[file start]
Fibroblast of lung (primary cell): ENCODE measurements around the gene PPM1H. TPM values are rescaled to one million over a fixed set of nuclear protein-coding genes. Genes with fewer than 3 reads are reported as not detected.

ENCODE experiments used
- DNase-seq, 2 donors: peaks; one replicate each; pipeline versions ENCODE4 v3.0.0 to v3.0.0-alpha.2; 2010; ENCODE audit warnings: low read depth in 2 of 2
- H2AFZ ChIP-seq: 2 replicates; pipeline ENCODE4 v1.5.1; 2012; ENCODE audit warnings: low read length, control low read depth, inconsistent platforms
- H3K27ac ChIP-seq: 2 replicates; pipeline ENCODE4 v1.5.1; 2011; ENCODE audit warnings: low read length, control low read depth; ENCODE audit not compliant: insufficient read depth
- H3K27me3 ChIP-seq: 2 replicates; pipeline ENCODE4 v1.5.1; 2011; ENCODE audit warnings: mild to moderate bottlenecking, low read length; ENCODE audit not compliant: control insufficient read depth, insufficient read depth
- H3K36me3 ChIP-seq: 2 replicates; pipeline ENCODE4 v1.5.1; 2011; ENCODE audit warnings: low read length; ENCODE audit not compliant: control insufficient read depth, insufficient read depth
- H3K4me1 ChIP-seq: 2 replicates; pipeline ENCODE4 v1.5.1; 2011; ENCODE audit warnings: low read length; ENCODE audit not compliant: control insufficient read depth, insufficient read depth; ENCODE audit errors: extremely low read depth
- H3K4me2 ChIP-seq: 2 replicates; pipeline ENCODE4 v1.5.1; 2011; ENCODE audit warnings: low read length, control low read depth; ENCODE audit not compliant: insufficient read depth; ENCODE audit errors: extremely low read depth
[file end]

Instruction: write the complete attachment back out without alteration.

Fibroblast of lung (primary cell): ENCODE measurements around the gene PPM1H. TPM values are rescaled to one million over a fixed set of nuclear protein-coding genes. Genes with fewer than 3 reads are reported as not detected.

ENCODE experiments used
- DNase-seq, 2 donors: peaks; one replicate each; pipeline versions ENCODE4 v3.0.0 to v3.0.0-alpha.2; 2010; ENCODE audit warnings: low read depth in 2 of 2
- H2AFZ ChIP-seq: 2 replicates; pipeline ENCODE4 v1.5.1; 2012; ENCODE audit warnings: low read length, control low read depth, inconsistent platforms
- H3K27ac ChIP-seq: 2 replicates; pipeline ENCODE4 v1.5.1; 2011; ENCODE audit warnings: low read length, control low read depth; ENCODE audit not compliant: insufficient read depth
- H3K27me3 ChIP-seq: 2 replicates; pipeline ENCODE4 v1.5.1; 2011; ENCODE audit warnings: mild to moderate bottlenecking, low read length; ENCODE audit not compliant: control insufficient read depth, insufficient read depth
- H3K36me3 ChIP-seq: 2 replicates; pipeline ENCODE4 v1.5.1; 2011; ENCODE audit warnings: low read length; ENCODE audit not compliant: control insufficient read depth, insufficient read depth
- H3K4me1 ChIP-seq: 2 replicates; pipeline ENCODE4 v1.5.1; 2011; ENCODE audit warnings: low read length; ENCODE audit not compliant: control insufficient read depth, insufficient read depth; ENCODE audit errors: extremely low read depth
- H3K4me2 ChIP-seq: 2 replicates; pipeline ENCODE4 v1.5.1; 2011; ENCODE audit warnings: low read length, control low read depth; ENCODE audit not compliant: insufficient read depth; ENCODE audit errors: extremely low read depth